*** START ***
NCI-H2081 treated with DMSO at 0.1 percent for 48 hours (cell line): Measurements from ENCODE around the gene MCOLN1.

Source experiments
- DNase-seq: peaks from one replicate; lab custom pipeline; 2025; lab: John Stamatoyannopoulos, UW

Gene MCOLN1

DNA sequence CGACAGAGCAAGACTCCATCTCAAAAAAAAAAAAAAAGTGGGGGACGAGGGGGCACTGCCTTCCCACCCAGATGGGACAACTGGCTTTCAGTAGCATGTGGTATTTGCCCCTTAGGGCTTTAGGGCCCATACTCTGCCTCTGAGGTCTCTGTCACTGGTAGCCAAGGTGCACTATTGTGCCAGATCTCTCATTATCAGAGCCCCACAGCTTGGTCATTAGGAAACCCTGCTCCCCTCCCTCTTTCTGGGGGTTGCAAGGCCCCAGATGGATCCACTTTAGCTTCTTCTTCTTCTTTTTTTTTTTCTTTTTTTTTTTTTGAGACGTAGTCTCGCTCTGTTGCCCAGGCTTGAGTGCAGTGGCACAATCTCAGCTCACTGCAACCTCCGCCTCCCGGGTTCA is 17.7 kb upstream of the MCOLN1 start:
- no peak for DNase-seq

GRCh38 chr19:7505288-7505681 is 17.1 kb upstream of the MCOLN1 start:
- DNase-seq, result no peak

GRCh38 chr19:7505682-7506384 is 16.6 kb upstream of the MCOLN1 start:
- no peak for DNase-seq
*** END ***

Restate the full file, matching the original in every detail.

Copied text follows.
NCI-H2081 treated with DMSO at 0.1 percent for 48 hours (cell line): Measurements from ENCODE around the gene MCOLN1.

Source experiments
- DNase-seq: peaks from one replicate; lab custom pipeline; 2025; lab: John Stamatoyannopoulos, UW

Gene MCOLN1

DNA sequence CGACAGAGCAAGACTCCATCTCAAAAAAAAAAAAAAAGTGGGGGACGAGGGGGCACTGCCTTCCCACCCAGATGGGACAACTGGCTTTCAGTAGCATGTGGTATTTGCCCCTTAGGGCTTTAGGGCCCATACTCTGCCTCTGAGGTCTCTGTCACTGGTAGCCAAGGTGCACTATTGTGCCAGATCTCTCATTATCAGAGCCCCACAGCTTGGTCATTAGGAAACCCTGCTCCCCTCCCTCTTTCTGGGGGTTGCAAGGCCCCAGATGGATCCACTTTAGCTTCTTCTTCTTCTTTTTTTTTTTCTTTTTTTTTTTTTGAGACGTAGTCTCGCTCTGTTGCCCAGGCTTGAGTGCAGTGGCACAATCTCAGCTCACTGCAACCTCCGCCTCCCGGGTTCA is 17.7 kb upstream of the MCOLN1 start:
- no peak for DNase-seq

GRCh38 chr19:7505288-7505681 is 17.1 kb upstream of the MCOLN1 start:
- DNase-seq, result no peak

GRCh38 chr19:7505682-7506384 is 16.6 kb upstream of the MCOLN1 start:
- no peak for DNase-seq